Orlin and LaVonne Hansen of Milton-Freewater participated in a four-day Honor Flight in late September out of Portland to Washington, D.C. They reported that one person from Hawaii, 25 Eastern Oregon and 24 Western Oregon World War II veterans and their guardians met for a dinner and orientation on Sept. 18. Each veteran received a World War II cap, name tag and Honor Flight bag and blue T-shirt. Guardians received T-shirts identifying their role, too.
The group and team leaders were transported by bus to the World War II memorial on the capital mall once they were in Washington. They each received a flag, toured the Capitol building and met with Rep. Greg Walden.
One day they took in the Lincoln, Franklin Delano Roosevelt, Korean War, Navy, Air Force and Iwo Jima memorials, the Vietnam War wall and at Arlington Cemetery visited the Tomb of the Unknown Soldier.
“We saw the changing of the guard in pouring-down rain. That put a touch of Oregon on the ceremony,” the Hansens said.
The hospitality they were extended was excellent, they added. “Very well organized — delicious box lunches and buffet dinners.”
Orlin served in the U.S. Navy from July 12, 1943-1947. Boot training was at Camp Farragut in Idaho, followed by damage-control school in San Diego, Calif. He served aboard USS Bracken, an attack troop transport in the Asiatic-Pacific Theater, landing troops in the Marshall Islands, Philippines and Okinawa and repaired landing craft.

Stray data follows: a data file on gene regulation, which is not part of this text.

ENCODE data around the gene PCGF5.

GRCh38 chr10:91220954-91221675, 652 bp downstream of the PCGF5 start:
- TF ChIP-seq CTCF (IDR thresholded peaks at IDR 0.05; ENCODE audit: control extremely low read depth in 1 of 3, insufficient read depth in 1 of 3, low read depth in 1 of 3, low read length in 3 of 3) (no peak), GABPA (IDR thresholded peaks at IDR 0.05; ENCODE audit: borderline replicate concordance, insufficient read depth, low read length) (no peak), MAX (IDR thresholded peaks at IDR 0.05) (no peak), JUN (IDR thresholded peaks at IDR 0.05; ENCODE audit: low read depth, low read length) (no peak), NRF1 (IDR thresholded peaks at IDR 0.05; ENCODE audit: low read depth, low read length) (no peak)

His transport delivered 10,000 cases of beer to the 6th Marine Corps Regiment in China, he said.
“We were one of the first ships to liberate prisoners of war from Japan, taking them to Manila, Philippines. We then took troops from the Philippines to the states for discharge.”
More than 120,000 World War II veterans have participated in Honor Flights nationwide since the program started eight years ago, according to a fact sheet from the Bend (Ore.) Heroes Foundation.
They provided this experience free of charge to veterans. The air travel, lodging, meals and other expenses are valued at about $1,200 per person.
Ninety-one percent of the 16.1 million veterans of World War II have died since the war ended. The average age of the 1.4 million surviving veterans is 89. These veterans are dying at a rate of 900 per day, the fact sheet notes.
For more details from the Bend foundation, contact 541-390-4231 or firstname.lastname@example.org.